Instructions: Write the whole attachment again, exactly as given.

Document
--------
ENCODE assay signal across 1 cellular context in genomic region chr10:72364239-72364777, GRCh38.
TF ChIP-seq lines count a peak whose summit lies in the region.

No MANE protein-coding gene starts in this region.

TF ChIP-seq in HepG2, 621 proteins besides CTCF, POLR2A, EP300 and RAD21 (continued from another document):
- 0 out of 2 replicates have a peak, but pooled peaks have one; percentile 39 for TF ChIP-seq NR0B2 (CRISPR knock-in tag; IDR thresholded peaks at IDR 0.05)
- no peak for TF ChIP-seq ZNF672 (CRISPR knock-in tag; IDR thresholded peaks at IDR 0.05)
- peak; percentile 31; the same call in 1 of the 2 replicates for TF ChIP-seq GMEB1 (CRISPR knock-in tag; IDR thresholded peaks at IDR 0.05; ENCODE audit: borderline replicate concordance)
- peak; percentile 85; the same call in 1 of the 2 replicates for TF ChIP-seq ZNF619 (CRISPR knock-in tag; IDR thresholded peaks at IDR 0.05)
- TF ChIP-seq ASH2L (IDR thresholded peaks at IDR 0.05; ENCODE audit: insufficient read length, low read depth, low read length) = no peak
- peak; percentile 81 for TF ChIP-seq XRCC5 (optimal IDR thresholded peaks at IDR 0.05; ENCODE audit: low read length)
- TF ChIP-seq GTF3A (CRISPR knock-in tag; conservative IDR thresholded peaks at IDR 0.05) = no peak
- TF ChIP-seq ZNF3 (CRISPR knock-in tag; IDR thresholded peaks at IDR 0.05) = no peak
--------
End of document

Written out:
ENCODE assay signal across 1 cellular context in genomic region chr10:72364239-72364777, GRCh38.
TF ChIP-seq lines count a peak whose summit lies in the region.

No MANE protein-coding gene starts in this region.

TF ChIP-seq in HepG2, 621 proteins besides CTCF, POLR2A, EP300 and RAD21 (continued from another document):
- 0 out of 2 replicates have a peak, but pooled peaks have one; percentile 39 for TF ChIP-seq NR0B2 (CRISPR knock-in tag; IDR thresholded peaks at IDR 0.05)
- no peak for TF ChIP-seq ZNF672 (CRISPR knock-in tag; IDR thresholded peaks at IDR 0.05)
- peak; percentile 31; the same call in 1 of the 2 replicates for TF ChIP-seq GMEB1 (CRISPR knock-in tag; IDR thresholded peaks at IDR 0.05; ENCODE audit: borderline replicate concordance)
- peak; percentile 85; the same call in 1 of the 2 replicates for TF ChIP-seq ZNF619 (CRISPR knock-in tag; IDR thresholded peaks at IDR 0.05)
- TF ChIP-seq ASH2L (IDR thresholded peaks at IDR 0.05; ENCODE audit: insufficient read length, low read depth, low read length) = no peak
- peak; percentile 81 for TF ChIP-seq XRCC5 (optimal IDR thresholded peaks at IDR 0.05; ENCODE audit: low read length)
- TF ChIP-seq GTF3A (CRISPR knock-in tag; conservative IDR thresholded peaks at IDR 0.05) = no peak
- TF ChIP-seq ZNF3 (CRISPR knock-in tag; IDR thresholded peaks at IDR 0.05) = no peak